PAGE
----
Gestational diabetes starts at any time during pregnancy, and it ends after delivery. It impairs the body’s ability to use glucose, thereby leading to an upsurge in blood sugar levels. In most cases, gestational diabetes starts amid the 24th to 28th weeks of gestation. The risk of developing gestational diabetes is higher in women aged above 25 years, those with excess body fat, and those with a background of diabetes.
Why should you watch out for gestational diabetes?
1. It can increase the size of your baby
Gestational diabetes can lead to macrosomia, a situation where the unborn baby is larger than the standard size. Babies with macrosomia cause agonizing discomfort to the expectant mother during the third trimester. On the other hand, the newborns can sustain birth injuries like shoulder dystocia and nerve damage.
2. Gestational diabetes can trigger preeclampsia
Gestational diabetes leads to an upsurge in blood pressure, a condition that can lead to preterm delivery, placental abruption, and organ damage. Also, expectant mothers with preeclampsia have an increased likelihood of suffering from a stroke during childbirth.
3. Gestational diabetes can lead to fetal death
Gestational diabetes decreases the circulation of nutrients to your unborn baby, thereby leading to stunted fetal growth and subsequent death. Furthermore, this type of diabetes can lead to microvascular disease, a condition that can lead to congestive heart failure, and death.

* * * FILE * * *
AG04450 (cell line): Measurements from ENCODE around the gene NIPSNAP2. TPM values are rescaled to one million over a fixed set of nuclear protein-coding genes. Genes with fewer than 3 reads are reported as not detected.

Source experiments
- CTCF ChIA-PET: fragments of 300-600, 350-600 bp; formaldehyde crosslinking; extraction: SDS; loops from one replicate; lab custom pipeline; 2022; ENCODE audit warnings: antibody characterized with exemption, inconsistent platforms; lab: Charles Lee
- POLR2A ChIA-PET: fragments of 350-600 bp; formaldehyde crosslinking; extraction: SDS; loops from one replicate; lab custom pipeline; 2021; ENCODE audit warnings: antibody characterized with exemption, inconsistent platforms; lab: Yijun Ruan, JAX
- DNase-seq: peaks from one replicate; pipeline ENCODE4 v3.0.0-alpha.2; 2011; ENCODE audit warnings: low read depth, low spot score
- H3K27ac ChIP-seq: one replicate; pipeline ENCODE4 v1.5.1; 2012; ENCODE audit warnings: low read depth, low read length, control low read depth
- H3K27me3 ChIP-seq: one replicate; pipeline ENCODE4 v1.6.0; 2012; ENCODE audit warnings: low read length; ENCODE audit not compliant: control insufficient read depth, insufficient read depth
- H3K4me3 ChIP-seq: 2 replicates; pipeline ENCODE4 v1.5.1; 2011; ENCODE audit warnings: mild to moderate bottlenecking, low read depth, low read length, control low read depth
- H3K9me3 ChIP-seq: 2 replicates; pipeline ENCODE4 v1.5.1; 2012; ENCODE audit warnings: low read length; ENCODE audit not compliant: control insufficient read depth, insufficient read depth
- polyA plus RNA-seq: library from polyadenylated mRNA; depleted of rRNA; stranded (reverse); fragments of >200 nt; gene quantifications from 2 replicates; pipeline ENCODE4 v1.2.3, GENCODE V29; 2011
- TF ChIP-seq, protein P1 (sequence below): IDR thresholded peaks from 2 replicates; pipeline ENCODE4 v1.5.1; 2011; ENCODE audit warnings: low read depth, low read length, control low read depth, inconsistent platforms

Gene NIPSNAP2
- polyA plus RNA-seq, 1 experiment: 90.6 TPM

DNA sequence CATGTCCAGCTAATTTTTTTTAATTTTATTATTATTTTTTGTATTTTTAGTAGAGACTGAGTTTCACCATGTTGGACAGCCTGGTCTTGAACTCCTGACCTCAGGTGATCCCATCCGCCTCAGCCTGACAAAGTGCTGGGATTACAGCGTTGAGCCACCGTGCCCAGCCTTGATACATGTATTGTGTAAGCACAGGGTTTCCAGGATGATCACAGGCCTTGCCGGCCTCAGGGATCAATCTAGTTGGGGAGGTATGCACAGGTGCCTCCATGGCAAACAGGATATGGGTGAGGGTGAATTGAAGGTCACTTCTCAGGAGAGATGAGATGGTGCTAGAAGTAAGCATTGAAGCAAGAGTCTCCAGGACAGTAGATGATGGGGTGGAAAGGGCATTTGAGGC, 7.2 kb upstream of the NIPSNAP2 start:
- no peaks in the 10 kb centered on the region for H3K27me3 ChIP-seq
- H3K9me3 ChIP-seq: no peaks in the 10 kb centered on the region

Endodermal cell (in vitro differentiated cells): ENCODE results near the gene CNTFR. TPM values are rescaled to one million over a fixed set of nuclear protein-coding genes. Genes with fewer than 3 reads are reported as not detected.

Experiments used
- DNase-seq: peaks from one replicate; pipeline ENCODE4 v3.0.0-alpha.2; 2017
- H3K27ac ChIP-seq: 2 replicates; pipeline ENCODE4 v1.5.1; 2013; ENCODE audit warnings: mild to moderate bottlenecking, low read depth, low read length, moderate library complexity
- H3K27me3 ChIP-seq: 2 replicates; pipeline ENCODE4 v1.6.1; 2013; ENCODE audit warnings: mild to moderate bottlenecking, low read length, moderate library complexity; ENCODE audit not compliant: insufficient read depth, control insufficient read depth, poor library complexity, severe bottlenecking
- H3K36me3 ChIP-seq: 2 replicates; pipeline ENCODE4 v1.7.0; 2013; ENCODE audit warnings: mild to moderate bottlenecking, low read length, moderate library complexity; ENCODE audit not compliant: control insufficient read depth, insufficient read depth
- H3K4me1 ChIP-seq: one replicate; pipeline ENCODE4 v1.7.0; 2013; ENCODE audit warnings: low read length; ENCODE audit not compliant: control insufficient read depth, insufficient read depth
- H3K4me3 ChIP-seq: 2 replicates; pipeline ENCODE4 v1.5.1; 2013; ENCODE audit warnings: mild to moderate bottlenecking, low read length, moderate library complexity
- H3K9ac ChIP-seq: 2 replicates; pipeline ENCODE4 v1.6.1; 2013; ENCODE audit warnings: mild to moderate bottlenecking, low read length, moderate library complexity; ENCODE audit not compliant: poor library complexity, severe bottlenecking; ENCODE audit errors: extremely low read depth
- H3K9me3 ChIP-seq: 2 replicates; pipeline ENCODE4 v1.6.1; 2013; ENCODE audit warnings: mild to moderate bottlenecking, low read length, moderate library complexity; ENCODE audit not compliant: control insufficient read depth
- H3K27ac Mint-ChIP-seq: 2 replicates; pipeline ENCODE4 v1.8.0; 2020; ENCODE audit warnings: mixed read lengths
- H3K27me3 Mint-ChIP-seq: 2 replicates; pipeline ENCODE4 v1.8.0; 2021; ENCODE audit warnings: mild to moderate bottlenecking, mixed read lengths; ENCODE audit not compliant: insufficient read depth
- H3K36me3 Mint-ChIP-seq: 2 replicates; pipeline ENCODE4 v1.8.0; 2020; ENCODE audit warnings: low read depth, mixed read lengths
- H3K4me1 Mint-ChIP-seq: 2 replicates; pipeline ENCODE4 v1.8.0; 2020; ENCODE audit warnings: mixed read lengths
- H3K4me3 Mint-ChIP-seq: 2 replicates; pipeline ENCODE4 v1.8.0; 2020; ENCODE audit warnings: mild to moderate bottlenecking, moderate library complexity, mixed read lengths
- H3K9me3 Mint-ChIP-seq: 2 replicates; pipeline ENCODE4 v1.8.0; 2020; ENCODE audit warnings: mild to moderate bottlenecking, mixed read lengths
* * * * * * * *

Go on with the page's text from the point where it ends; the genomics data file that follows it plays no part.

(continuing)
4. Gestational diabetes causes neonatal hypoglycemia
Hypoglycemia occurs when a newborn’s body produces more insulin but receives low or no amounts of glucose. The insulin/ glucose imbalance can lead to brain damage, delayed development, apnea, lethargy, and other life-threatening complications. However, doctors can manage the condition through an intravenous glucose solution.
5. Gestational diabetes can lead to respiratory distress syndrome
Excess amounts of insulin and or glucose in a newborn’s system can slow down the development of lungs and other organs that make up the respiration system. Respiratory distress syndrome can lead to cyanosis, apnea, chest retractions, and other detrimental complications.
Is gestational diabetes manageable?
You can manage gestational diabetes by taking a balanced diet with fewer amounts of calories, processed carbohydrates, and fat. The diet should contain more whole grains, proteins, leafy vegetables, and fruits.
Moreover, you can manage this type of diabetes by keeping active. You can indulge in pregnancy-friendly exercises, or spend your free time gardening, walking, swimming, or biking. The moderate-intensity workouts would help you control your blood sugar levels.
Unmanaged gestational diabetes increases a mother’s risk of preeclampsia, stroke, and preterm childbirth. On the other hand, this type of diabetes can place the unborn baby at risk of neonatal hypoglycemia, macrosomia, and respiratory distress syndrome. However, one can manage the condition by eating the right meals and working out regularly.